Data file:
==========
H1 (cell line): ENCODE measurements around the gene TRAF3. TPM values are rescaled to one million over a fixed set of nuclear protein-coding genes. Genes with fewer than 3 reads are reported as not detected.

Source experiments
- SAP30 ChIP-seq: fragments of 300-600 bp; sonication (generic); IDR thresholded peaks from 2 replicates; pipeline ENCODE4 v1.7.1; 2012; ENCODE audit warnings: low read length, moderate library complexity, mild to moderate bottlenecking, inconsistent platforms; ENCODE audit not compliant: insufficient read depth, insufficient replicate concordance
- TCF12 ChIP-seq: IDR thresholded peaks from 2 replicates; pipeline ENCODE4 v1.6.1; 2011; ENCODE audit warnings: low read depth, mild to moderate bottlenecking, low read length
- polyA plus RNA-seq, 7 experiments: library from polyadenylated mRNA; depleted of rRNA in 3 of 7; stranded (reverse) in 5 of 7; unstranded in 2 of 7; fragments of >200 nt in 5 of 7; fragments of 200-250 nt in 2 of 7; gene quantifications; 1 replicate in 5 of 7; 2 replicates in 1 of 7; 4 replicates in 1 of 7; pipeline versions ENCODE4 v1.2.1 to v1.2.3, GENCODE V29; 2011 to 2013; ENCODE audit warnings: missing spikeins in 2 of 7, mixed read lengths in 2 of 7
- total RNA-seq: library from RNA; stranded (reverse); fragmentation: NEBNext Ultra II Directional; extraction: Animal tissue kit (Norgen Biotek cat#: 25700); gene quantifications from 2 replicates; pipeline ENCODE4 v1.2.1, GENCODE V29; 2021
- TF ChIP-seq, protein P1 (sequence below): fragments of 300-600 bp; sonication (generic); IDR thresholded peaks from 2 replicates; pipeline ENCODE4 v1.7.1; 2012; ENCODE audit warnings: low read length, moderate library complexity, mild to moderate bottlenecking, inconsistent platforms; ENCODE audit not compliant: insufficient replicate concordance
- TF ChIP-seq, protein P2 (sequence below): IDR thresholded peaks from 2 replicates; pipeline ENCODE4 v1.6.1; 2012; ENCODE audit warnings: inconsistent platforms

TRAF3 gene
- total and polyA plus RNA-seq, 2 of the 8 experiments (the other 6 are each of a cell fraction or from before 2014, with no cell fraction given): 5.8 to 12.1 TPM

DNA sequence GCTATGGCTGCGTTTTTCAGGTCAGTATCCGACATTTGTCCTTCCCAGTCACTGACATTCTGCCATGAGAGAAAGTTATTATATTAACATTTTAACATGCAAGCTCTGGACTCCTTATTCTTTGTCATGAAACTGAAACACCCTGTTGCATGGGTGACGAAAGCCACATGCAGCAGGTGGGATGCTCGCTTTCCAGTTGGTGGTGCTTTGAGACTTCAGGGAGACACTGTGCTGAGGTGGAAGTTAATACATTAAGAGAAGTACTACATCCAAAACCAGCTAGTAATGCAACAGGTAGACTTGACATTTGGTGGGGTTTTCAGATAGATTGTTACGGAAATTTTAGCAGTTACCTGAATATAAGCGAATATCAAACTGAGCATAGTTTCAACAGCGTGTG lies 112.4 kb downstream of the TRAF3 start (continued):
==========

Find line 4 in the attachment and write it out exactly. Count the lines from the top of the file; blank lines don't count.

- TCF12 ChIP-seq: IDR thresholded peaks from 2 replicates; pipeline ENCODE4 v1.6.1; 2011; ENCODE audit warnings: low read depth, mild to moderate bottlenecking, low read length